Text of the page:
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International Journal of Recent Trends in Science and Technology, ISSN 2277-2812 E-ISSN: 2249-8109

Volume 10, Issue 2, March 2014 pp 244-245

Case Report

A Submucous Intestinal Lipoma Presenting with Intususseption


S. Pani1, Sujit Prasad2, Lisha Suraj3, Vishal Yadav4, Gautam Agarwal5

{1Professor and Unit Head, 2,3Associate Professor, 4Assistant Professor, 5Resident}

Department of General Surgery, MGM Hospital, MGM University of Health Sciences, Kamothe, Navi Mumbai, Maharashtra, INDIA.


Academic Editor : Dr. Aher K.R.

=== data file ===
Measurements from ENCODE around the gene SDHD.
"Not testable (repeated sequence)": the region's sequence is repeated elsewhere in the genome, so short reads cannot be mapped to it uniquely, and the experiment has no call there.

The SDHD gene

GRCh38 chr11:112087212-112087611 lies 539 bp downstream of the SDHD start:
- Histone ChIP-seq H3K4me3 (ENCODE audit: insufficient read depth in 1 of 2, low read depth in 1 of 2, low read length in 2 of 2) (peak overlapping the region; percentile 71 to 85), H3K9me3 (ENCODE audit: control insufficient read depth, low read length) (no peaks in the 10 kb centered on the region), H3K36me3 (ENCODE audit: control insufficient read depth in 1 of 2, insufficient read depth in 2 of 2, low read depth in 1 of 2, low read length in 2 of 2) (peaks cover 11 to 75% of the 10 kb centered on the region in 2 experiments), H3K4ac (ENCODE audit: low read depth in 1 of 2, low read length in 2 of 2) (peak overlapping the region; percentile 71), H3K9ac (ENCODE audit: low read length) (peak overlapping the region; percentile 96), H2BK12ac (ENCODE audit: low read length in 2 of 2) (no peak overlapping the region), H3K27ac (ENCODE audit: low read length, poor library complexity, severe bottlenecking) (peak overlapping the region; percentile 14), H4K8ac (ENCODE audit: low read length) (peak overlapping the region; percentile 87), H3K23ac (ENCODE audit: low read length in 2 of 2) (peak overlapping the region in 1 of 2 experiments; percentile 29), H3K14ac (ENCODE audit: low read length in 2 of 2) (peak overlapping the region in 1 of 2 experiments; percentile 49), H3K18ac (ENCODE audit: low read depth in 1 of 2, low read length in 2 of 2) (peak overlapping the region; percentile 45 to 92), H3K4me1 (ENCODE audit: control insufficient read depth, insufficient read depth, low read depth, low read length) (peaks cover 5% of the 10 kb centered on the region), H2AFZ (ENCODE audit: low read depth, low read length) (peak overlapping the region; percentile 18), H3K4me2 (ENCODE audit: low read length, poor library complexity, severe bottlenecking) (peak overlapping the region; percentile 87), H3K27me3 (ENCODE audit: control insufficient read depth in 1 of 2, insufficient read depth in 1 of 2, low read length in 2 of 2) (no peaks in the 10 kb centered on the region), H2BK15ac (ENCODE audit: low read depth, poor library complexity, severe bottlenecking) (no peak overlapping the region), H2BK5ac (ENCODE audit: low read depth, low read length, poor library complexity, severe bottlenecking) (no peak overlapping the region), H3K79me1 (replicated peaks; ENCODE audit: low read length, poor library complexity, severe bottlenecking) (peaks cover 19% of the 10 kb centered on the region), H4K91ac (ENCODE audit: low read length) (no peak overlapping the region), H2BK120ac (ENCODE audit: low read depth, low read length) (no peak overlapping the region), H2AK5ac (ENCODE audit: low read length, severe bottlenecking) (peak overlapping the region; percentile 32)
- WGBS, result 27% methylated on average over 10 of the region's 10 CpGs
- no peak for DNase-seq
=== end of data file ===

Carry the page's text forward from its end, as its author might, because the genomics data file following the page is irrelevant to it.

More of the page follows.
Lipomas are common, nonepithelial, benign, fatty tumors that can be found throughout the gastrointestinal tract, although they are most frequently seen in the colon. Approximately 90% of colonic lipomas are located in the submucosa; the remainder of these tumors are subserosal or intramucosal in origin. The reported incidence of colonic lipomas ranges from 0.2% to 4.4%. Lipomas of the large intestine are most commonly seen (in order of decreasing frequency) in the cecum, ascending colon, and sigmoid colon. Of note, more than 70% of these tumors are located in the right hemicolon. Colonic lipomas are more common in women than in men, with a predilection for the right colon in women and the left colon in men. The mean age of patients with colonic lipomas falls within the sixth decade. Colonic lipomas vary in size from several millimeters to 30 cm. Lipomas are usually well-delineated, soft, ovoid, yellowish masses. These tumors can be found by themselves or in groups, and they can be sessile or pedunculated. Several cases of primary colonic liposarcomas have been reported in the literature, whereas other lipomas are mostly seen in conjunction with retro-peritoneal liposarcomas.